The Dallas Cowboys are having an awful year, and no one is more responsible than Jerry Jones. Not just the owner, he’s also responsible for picking his players. Despite this being a recipe for disaster — outside of the glory days of the ’90s — Jones looks like he’s unlikely to ever give up his power. That’s a shame because it might be the path to success. Here’s why Jones should follow in the footsteps of fellow owners like Robert Kraft.
Jerry Jones approach to running the Dallas Cowboys
Jones has an authoritarian approach to running the team he owns. There’s no question in anyone’s mind who calls all the shots. Jones has been the team’s leader since he bought them in 1989. He’s officially the team’s general manager — currently the only NFL owner to hold that role. Most teams delegate personnel evaluations to other front-office executives. While Jones has a team of people in his front office, he’s still the head decision-maker.
Very rarely has Jones ceded control. He battled with former Cowboys’ coach Jimmy Johnson in the 90s very famously, which led to Johnson heading to TV. According to CBS Sports, Jones still won’t induct Johnson into the team’s Ring of Honor. The only other time he let someone else run the show was when he hired Bill Parcells. Beyond that, Jones has always been the main decision-maker in the front office.
How the Jones-led Cowboys have fared
So how has Jones performed as a general manager? To truly evaluate him, one has to remove his status as the team’s owner from the equation and judge him solely based on results. When you do that, it’s impossible to come to any conclusion other than that Jones would have been fired by now if he didn’t own the team.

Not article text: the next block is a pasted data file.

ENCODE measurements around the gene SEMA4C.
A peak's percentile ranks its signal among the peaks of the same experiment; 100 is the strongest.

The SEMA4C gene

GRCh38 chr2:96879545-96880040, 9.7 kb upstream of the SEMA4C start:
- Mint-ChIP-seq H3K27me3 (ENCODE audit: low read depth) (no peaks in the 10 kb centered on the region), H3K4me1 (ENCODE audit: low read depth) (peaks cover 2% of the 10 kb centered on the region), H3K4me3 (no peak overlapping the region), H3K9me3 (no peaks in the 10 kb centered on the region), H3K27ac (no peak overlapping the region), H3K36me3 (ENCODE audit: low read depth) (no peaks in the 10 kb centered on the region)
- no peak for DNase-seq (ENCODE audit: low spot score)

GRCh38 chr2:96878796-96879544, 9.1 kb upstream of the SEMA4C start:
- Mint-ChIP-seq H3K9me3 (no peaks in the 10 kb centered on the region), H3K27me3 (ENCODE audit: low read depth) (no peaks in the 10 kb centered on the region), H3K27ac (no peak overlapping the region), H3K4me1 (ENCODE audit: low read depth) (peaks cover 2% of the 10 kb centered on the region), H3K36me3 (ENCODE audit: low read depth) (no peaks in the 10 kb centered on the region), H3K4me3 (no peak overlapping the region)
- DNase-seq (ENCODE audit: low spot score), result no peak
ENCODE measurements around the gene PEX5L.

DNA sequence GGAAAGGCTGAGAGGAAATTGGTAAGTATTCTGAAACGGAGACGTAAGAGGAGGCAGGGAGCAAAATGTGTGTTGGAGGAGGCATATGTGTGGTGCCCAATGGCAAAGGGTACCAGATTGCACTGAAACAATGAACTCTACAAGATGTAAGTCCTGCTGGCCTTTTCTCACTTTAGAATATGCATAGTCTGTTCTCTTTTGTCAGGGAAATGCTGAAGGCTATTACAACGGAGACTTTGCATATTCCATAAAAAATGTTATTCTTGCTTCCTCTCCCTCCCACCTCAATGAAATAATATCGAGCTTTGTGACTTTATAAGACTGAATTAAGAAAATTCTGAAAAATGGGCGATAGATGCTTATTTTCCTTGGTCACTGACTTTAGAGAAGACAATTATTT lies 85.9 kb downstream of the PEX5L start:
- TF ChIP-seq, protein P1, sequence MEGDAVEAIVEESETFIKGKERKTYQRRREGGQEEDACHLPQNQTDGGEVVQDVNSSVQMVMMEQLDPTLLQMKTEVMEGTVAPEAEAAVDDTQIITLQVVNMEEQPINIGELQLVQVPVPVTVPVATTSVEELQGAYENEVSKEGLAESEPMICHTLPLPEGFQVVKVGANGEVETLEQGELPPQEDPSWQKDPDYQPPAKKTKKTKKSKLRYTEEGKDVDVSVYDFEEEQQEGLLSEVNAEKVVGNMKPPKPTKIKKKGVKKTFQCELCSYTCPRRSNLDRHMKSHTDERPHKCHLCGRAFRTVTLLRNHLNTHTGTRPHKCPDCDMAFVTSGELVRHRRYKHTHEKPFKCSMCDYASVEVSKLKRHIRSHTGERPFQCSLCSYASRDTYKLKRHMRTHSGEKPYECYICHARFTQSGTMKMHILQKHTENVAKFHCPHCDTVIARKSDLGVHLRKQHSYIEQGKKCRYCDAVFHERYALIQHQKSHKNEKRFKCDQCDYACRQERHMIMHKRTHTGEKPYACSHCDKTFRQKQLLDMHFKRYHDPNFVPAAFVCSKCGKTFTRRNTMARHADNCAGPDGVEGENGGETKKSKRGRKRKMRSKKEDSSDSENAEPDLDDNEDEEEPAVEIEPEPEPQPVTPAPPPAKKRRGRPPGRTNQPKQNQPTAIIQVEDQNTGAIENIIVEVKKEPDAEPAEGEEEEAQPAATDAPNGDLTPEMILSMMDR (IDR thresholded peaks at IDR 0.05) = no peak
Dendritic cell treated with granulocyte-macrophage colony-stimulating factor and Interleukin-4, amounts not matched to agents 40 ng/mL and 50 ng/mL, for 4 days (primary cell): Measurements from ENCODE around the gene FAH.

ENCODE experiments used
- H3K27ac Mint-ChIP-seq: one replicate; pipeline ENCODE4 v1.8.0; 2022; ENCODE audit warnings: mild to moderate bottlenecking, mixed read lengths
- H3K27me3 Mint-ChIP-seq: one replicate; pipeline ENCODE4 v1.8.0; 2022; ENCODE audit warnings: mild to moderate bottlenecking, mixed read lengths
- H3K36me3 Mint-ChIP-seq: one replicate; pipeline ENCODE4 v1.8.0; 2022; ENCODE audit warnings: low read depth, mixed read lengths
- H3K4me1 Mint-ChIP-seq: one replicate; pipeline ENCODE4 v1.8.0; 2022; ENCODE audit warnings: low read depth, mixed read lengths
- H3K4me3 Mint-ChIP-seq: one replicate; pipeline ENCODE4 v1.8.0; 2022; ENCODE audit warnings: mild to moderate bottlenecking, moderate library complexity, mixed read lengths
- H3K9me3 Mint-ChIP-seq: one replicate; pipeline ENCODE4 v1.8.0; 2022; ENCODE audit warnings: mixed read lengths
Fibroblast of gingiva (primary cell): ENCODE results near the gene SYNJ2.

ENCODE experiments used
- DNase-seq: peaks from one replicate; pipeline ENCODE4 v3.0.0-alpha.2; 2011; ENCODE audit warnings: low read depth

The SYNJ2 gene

Since winning three Super Bowls in the ’90s, the team hasn’t even gotten as far as the NFC championship game. They have exactly one playoff win since they won their last Super Bowl. They’ve had a rotating cast of mediocre head coaches and have largely struggled to contend at a high level. Jason Garrett was the most recent one who Jones finally axed after a decade of futility. Mike McCarthy has the reins now, though he’s off to a dreadful start.
The NFL is a win-now league. If Jones wasn’t the team’s owner, he would have been fired long ago. But it’s not too late for Jones to turn things around in Dallas. He just has to take a lesson from one of his peers.
Is Jerry Jones too stubborn to learn from owners like Robert Kraft?
If Jones wants to be more successful, he should look at Robert Kraft’s model in New England. Kraft trusts Bill Belichick to do his job. That means Belichick has the final say over all personnel and football decisions. Kraft doesn’t meddle; he’s hired someone he trusts to do the job, and he allows him to do it.
It certainly helps that Belichick has developed into a football mastermind, but you could argue that he wouldn’t have been able to become that without Kraft giving him room to fail. Remember that Belichick was mediocre as a head coach in Cleveland and had a losing record his first year in New England.
Ironically enough, Kraft may have learned from his experience with another Jones hire: Parcells. Parcells left the Patriots in the mid-90s, largely upset due to Kraft not letting him pick the players. The owner adjusted his strategy and gave Belichick more freedom. The bottom line is that Jones needs to adopt a similar approach.
The “Jones as GM” experiment is over. He’s not a winner. What he needs to do now is empower the right football people to pick and coach the team and then stay out of their way.